1. Private retirement accounts cannot be put into a trust. What this means is that the assets are exposed in a lawsuit including a divorce. The account is under your SS number.
2. There are no plans that universally require employers to contribute 6.2 percent of your earnings to a private plan.
3. Privatization has been the dream of employers everywhere because employer matching never seems to be discussed in any privatization plan.

While the strain on Social Security from people living longer is real, it was created for us and remains the best deal around.

Any time that you hear a rich person grousing about Social Security, remind them that SS is trickle down economics at it's best. Why do they object?
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Old 05-14-2017, 08:27 PM
 
Location: Houston
19,125 posts, read 8,644,553 times
Reputation: 7314
Quote:
Originally Posted by Tonyafd View Post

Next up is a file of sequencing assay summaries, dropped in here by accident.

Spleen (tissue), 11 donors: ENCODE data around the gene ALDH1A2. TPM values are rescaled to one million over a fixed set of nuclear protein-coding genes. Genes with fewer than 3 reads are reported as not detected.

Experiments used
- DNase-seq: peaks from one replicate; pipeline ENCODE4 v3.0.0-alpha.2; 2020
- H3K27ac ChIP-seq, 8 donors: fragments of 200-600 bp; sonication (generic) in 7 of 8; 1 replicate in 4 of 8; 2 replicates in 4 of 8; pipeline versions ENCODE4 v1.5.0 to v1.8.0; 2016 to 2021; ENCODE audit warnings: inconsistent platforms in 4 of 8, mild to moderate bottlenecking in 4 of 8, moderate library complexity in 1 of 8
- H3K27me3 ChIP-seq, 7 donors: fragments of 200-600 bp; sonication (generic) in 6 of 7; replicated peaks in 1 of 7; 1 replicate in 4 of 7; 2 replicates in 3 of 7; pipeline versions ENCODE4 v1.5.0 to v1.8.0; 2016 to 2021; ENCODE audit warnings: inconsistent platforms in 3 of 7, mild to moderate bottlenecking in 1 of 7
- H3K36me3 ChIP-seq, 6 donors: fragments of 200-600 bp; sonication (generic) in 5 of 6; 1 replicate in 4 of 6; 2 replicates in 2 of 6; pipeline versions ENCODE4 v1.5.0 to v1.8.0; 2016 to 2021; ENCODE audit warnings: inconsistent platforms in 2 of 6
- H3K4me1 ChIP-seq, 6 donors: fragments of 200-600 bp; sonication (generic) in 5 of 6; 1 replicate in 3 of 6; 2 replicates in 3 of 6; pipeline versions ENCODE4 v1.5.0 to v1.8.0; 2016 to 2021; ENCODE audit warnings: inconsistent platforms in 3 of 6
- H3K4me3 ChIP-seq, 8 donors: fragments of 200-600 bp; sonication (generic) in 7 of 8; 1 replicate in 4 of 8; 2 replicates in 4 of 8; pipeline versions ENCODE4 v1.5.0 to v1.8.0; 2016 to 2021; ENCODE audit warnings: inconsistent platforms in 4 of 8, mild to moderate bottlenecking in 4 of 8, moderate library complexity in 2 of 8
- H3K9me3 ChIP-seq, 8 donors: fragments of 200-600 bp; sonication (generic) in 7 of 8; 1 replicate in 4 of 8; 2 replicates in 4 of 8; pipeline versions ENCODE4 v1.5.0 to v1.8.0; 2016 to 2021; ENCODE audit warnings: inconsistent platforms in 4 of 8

Some of you swear that private accounts are the way to go.
Remember this:
1. Private retirement accounts cannot be put into a trust. What this means is that the assets are exposed in a lawsuit including a divorce. The account is under your SS number.
2. There are no plans that universally require employers to contribute 6.2 percent of your earnings to a private plan.
3. Privatization has been the dream of employers everywhere because employer matching never seems to be discussed in any privatization plan.


Please, every single one of those issues can be addressed when SS is privatized.

When privatizing SS you can free any funds generated from lawsuits or bankruptcies. Just like IRA's are protected from bankruptcies.

You can require employers and employees to continue to withhold the percentage they do today.

And, as I stated earlier, you can minimize risk by limiting choices based primarily on age. With workers required to invest in more conservative investments as they age.

https://www.cato.org/publications/co...ity-privatized


From that link:

Quote: